Servizio Comunitario di Informazione in materia di Ricerca e Sviluppo - CORDIS

FP6

MYMOSA Sintesi della relazione

Project ID: 35965
Finanziato nell'ambito di: FP6-MOBILITY
Paese: United Kingdom

Final Activity Report Summary - MYMOSA (Motorcycle and Motorcyclist safety)

The general objective of MYMOSA RTN was the improvement of PTW safety and riders' safety leading to a significant reduction of injuries and fatalities of motorcyclists. This objective has been reached by development of simulation tools, predictive models and new protective equipment concepts.

WP1 "Accident dynamics" has fulfilled its technical objective to develop a well-validated CAE methodology - and corresponding toolset - to describe the interaction between vehicle-rider & its environment during motorcycle riding (both for the pre-accident and the accident phase). This has been done by focusing on the; Motorcycle Modelling; Rider Modelling; Pre-crash phase dynamics simulation of motorcycle-rider system. The validity of the integrated motorcycle-rider modelling has been proven through realistic driver scenario simulations.

The rider characteristics represent a large unknown in the model environment, an experimental test rig has been proposed and developed, which can be used to measure the static & dynamic rider characteristics. The experimental test rig could only be achieved by closely working together. The researchers have - in addition to technical deliverables - set key steps into personal development, through the interaction and organisation of activities, the presentation of their results and the publication of many papers at conferences and in journals.

WP2: The WP on integrated safety investigated the relevant topics in order to contribute to the development of an on-board safety system capable to assist the rider in safety critical situations both during normal riding conditions and in pre-crash (i.e. when a crash is unavoidable). The system was developed starting from an in-depth accidentology study based on the MAIDS database, which provided the necessary information on the most relevant accident configurations both in terms of rider actions/manoeuvres, kinematic behaviour and injuries. A system architecture (i.e. necessary sensors, functions and devices) was proposed and its potential benefits were assessed. Lastly the decision logic of the system, which incorporates research results on sensors and human factors, was developed. The proposed safety system is capable to warn the rider or, if a crash was unavoidable, to trigger autonomous actions to reduce the crash severity.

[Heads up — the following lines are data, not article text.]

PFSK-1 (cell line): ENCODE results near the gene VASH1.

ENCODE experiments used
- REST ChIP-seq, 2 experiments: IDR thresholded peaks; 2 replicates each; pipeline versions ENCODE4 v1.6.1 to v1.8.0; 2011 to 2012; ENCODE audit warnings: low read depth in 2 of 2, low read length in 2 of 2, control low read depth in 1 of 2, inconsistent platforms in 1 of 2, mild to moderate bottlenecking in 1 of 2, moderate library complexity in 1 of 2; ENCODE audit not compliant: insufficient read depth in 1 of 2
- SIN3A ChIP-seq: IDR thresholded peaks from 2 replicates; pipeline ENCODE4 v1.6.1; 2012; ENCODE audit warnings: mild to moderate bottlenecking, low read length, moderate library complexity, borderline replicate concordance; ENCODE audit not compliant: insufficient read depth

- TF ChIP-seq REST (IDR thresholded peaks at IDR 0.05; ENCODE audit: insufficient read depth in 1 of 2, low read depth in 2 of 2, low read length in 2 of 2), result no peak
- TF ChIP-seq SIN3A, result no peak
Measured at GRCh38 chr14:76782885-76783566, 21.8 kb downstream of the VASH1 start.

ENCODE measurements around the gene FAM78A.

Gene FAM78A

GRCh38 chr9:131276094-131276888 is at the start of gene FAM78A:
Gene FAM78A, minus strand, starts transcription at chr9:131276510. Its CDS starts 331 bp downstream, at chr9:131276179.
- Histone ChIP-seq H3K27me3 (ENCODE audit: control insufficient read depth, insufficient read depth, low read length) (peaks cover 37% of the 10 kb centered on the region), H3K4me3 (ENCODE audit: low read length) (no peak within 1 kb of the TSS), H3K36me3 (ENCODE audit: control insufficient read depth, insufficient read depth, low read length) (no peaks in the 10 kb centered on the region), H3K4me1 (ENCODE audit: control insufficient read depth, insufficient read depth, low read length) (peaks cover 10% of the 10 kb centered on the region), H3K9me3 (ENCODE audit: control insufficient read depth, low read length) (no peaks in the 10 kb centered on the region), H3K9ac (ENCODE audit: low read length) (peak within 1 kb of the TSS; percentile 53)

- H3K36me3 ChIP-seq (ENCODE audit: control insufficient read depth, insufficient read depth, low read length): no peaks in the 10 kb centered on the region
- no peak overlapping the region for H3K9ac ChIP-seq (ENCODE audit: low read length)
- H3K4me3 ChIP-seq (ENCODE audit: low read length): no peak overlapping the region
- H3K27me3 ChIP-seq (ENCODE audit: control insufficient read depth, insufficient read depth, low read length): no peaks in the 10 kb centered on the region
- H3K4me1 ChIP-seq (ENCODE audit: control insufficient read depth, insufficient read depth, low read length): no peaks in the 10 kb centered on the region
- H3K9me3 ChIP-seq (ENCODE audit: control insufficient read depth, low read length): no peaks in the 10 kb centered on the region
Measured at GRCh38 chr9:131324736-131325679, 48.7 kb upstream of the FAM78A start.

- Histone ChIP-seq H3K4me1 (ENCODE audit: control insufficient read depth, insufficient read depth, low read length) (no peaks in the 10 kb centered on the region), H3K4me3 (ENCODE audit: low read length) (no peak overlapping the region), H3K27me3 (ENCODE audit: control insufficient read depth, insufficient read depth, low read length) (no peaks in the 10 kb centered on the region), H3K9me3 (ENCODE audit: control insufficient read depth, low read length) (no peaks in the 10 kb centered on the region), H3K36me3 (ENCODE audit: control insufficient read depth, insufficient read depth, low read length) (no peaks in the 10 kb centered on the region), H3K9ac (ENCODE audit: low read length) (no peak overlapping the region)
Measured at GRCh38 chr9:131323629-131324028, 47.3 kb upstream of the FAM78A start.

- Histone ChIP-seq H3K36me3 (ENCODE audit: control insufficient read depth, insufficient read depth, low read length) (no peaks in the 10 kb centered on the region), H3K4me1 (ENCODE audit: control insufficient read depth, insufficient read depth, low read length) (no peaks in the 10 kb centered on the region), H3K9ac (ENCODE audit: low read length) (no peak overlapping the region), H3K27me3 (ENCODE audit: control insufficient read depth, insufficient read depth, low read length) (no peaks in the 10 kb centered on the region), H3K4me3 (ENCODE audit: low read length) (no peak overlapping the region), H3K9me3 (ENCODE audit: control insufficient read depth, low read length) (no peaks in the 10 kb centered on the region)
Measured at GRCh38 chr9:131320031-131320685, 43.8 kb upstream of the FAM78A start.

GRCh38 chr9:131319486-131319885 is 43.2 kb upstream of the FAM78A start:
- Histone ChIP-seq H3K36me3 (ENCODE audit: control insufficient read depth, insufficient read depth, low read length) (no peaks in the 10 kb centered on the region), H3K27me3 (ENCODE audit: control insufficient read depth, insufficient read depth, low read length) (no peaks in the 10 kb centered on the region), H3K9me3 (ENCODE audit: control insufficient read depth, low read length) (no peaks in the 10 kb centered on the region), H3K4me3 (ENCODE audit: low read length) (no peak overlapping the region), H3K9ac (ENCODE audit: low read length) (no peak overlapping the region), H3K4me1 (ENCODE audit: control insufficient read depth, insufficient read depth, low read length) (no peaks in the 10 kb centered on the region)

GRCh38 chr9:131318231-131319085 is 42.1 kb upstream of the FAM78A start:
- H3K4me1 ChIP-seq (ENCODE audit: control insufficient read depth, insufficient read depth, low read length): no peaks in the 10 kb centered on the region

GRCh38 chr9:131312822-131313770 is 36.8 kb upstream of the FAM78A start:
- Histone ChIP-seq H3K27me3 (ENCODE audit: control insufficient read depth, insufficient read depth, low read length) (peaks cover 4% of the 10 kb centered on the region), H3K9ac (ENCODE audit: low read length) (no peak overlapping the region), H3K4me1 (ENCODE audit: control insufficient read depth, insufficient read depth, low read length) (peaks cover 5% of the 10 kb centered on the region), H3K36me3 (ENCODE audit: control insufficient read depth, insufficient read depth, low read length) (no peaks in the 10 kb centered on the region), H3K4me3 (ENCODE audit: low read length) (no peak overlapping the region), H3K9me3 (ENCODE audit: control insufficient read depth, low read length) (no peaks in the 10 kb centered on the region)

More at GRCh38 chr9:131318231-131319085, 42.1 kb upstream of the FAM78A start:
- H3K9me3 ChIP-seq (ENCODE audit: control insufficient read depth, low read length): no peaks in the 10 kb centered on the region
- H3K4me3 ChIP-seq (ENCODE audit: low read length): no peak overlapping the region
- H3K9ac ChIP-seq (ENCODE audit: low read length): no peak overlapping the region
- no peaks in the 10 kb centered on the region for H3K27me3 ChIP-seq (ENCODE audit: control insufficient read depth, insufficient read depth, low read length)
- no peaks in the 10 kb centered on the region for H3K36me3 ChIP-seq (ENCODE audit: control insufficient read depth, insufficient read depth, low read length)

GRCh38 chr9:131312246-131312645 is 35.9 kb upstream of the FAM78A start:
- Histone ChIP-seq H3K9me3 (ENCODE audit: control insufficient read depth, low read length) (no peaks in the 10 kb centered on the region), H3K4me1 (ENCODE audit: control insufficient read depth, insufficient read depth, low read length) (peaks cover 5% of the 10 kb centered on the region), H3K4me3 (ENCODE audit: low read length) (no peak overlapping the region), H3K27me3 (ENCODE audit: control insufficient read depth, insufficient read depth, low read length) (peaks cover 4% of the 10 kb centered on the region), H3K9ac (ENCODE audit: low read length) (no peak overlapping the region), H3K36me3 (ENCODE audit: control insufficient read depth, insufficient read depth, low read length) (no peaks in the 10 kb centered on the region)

WP3: The objectives of this WP are; improvement of the energy absorbing capabilities of safety helmets; proposal for new helmet standards. The research carried out on the improvement of safety helmets produced two prototypes; 1. includes aluminium honeycomb inserts in the polystyrene foam; 2. has an energy absorbing liner made of a plastic material with an optimised structure. The two prototypes achieve a higher level of energy absorption with respect to their commercial counterparts in some impact configurations and they represent promising alternatives. However further investigations are needed for a full assessment of their performances. The possibility of making the standard tests more relevant to real-life accidents was explored and produced interesting ideas that were presented at two IRCOBI conferences and awarded to Mr Ghajari the award for the best paper presented by a young scientist. In a nutshell the main idea generated by the work of Mr Ghajari is to increase the mass of the head-forms used in standard tests to take into account the presence of the human body.

WP4 developed new biomechanical knowledge on head and neck, specifically for motorcyclists based on the current knowledge of car occupants and pedestrians. Based on volunteer sled testing simulating motorcycle (pre-crash) braking, it was found that volunteer kinematic behaviour was mainly determined by their trait, being stiff or floppy and that other factors such as pre-warning were of little influence. A methodology was developed for measurement of rider kinematics on an actual motorcycle. Based on an existing multi-body head-neck model, humanlike stabilising and bracing control of the head was implemented and validated against above tests & other available tests from automotive pre-crash research. A FE muscle material model was implemented, 3D muscles.

Reported by

IMPERIAL COLLEGE OF SCIENCE, TECHNOLOGY AND MEDICINE
LONDON
United Kingdom